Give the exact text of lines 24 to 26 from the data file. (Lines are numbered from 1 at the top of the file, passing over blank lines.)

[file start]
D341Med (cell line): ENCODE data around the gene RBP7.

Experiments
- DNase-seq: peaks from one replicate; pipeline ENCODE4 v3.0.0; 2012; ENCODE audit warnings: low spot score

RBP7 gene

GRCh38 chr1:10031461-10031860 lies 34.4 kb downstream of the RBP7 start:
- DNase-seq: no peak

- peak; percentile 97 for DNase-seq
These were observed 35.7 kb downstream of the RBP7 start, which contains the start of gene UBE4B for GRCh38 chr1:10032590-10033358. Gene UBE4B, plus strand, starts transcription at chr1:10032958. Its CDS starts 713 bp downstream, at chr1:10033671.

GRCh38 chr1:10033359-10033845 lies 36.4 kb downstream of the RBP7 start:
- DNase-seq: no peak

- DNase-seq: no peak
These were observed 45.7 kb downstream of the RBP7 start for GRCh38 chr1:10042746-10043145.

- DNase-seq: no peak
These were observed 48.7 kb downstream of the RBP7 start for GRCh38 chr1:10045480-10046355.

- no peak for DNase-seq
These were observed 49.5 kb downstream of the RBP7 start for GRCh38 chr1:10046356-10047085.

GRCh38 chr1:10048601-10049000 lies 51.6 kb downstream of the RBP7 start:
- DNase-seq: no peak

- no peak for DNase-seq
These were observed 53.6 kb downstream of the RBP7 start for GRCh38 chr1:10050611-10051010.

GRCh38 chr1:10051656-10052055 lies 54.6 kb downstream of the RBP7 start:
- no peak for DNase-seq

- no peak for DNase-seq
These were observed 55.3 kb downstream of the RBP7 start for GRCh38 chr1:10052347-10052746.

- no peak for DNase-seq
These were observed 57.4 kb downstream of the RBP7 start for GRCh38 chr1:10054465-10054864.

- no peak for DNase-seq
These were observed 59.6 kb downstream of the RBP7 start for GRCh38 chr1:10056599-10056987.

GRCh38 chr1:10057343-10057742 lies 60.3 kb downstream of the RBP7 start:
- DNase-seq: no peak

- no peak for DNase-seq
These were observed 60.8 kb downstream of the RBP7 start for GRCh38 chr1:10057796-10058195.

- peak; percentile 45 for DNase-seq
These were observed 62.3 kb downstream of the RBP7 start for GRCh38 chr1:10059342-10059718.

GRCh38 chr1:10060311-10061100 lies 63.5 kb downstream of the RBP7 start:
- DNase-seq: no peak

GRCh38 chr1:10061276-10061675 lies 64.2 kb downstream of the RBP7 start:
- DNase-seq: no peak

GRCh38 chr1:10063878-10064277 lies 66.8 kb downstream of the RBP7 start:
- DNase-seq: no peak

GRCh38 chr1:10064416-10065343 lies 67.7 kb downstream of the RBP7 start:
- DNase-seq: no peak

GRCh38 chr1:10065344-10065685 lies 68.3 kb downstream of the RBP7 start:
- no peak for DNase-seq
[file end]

These were observed 55.3 kb downstream of the RBP7 start for GRCh38 chr1:10052347-10052746.

- no peak for DNase-seq
These were observed 57.4 kb downstream of the RBP7 start for GRCh38 chr1:10054465-10054864.